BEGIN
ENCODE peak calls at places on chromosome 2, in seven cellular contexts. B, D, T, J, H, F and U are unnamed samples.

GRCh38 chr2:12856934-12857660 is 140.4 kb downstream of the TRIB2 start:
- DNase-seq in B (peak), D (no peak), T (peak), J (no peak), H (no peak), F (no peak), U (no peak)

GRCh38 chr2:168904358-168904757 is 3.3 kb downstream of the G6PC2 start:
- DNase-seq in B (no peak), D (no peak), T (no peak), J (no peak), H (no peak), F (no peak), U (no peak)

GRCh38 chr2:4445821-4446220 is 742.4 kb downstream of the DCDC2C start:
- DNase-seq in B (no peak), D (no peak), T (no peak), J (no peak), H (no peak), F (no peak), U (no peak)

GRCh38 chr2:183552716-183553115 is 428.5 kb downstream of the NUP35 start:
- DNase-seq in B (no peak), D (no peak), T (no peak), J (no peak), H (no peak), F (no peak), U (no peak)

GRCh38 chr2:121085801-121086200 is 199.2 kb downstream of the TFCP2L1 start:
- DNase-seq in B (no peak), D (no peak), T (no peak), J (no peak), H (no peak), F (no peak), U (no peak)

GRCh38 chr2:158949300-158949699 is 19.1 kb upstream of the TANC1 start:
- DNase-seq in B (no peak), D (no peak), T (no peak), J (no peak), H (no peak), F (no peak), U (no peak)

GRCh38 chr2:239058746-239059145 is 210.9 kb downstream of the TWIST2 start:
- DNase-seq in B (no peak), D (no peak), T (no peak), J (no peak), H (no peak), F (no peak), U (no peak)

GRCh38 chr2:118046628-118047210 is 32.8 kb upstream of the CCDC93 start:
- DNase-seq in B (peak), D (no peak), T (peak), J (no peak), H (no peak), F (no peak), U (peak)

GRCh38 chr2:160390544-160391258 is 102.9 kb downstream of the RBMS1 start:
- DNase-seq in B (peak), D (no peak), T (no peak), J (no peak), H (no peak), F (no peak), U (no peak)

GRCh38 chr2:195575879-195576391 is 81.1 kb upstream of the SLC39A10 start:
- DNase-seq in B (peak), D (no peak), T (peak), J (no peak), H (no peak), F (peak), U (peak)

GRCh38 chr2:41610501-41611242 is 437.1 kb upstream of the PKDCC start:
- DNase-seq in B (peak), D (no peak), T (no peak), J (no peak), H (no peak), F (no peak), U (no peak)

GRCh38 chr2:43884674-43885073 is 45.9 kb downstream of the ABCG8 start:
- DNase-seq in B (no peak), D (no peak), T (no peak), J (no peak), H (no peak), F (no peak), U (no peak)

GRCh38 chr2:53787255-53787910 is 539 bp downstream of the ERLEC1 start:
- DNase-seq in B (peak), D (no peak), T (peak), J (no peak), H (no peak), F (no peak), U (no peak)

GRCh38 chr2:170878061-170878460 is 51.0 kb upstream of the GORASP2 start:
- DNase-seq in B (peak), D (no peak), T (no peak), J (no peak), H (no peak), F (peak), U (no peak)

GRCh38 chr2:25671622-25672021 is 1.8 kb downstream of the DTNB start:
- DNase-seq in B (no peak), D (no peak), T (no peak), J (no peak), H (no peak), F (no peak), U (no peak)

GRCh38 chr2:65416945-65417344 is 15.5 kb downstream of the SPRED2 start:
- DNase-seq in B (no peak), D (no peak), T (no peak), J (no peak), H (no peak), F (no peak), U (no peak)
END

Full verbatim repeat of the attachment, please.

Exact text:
ENCODE peak calls at places on chromosome 2, in seven cellular contexts. B, D, T, J, H, F and U are unnamed samples.

GRCh38 chr2:12856934-12857660 is 140.4 kb downstream of the TRIB2 start:
- DNase-seq in B (peak), D (no peak), T (peak), J (no peak), H (no peak), F (no peak), U (no peak)

GRCh38 chr2:168904358-168904757 is 3.3 kb downstream of the G6PC2 start:
- DNase-seq in B (no peak), D (no peak), T (no peak), J (no peak), H (no peak), F (no peak), U (no peak)

GRCh38 chr2:4445821-4446220 is 742.4 kb downstream of the DCDC2C start:
- DNase-seq in B (no peak), D (no peak), T (no peak), J (no peak), H (no peak), F (no peak), U (no peak)

GRCh38 chr2:183552716-183553115 is 428.5 kb downstream of the NUP35 start:
- DNase-seq in B (no peak), D (no peak), T (no peak), J (no peak), H (no peak), F (no peak), U (no peak)

GRCh38 chr2:121085801-121086200 is 199.2 kb downstream of the TFCP2L1 start:
- DNase-seq in B (no peak), D (no peak), T (no peak), J (no peak), H (no peak), F (no peak), U (no peak)

GRCh38 chr2:158949300-158949699 is 19.1 kb upstream of the TANC1 start:
- DNase-seq in B (no peak), D (no peak), T (no peak), J (no peak), H (no peak), F (no peak), U (no peak)

GRCh38 chr2:239058746-239059145 is 210.9 kb downstream of the TWIST2 start:
- DNase-seq in B (no peak), D (no peak), T (no peak), J (no peak), H (no peak), F (no peak), U (no peak)

GRCh38 chr2:118046628-118047210 is 32.8 kb upstream of the CCDC93 start:
- DNase-seq in B (peak), D (no peak), T (peak), J (no peak), H (no peak), F (no peak), U (peak)

GRCh38 chr2:160390544-160391258 is 102.9 kb downstream of the RBMS1 start:
- DNase-seq in B (peak), D (no peak), T (no peak), J (no peak), H (no peak), F (no peak), U (no peak)

GRCh38 chr2:195575879-195576391 is 81.1 kb upstream of the SLC39A10 start:
- DNase-seq in B (peak), D (no peak), T (peak), J (no peak), H (no peak), F (peak), U (peak)

GRCh38 chr2:41610501-41611242 is 437.1 kb upstream of the PKDCC start:
- DNase-seq in B (peak), D (no peak), T (no peak), J (no peak), H (no peak), F (no peak), U (no peak)

GRCh38 chr2:43884674-43885073 is 45.9 kb downstream of the ABCG8 start:
- DNase-seq in B (no peak), D (no peak), T (no peak), J (no peak), H (no peak), F (no peak), U (no peak)

GRCh38 chr2:53787255-53787910 is 539 bp downstream of the ERLEC1 start:
- DNase-seq in B (peak), D (no peak), T (peak), J (no peak), H (no peak), F (no peak), U (no peak)

GRCh38 chr2:170878061-170878460 is 51.0 kb upstream of the GORASP2 start:
- DNase-seq in B (peak), D (no peak), T (no peak), J (no peak), H (no peak), F (peak), U (no peak)

GRCh38 chr2:25671622-25672021 is 1.8 kb downstream of the DTNB start:
- DNase-seq in B (no peak), D (no peak), T (no peak), J (no peak), H (no peak), F (no peak), U (no peak)

GRCh38 chr2:65416945-65417344 is 15.5 kb downstream of the SPRED2 start:
- DNase-seq in B (no peak), D (no peak), T (no peak), J (no peak), H (no peak), F (no peak), U (no peak)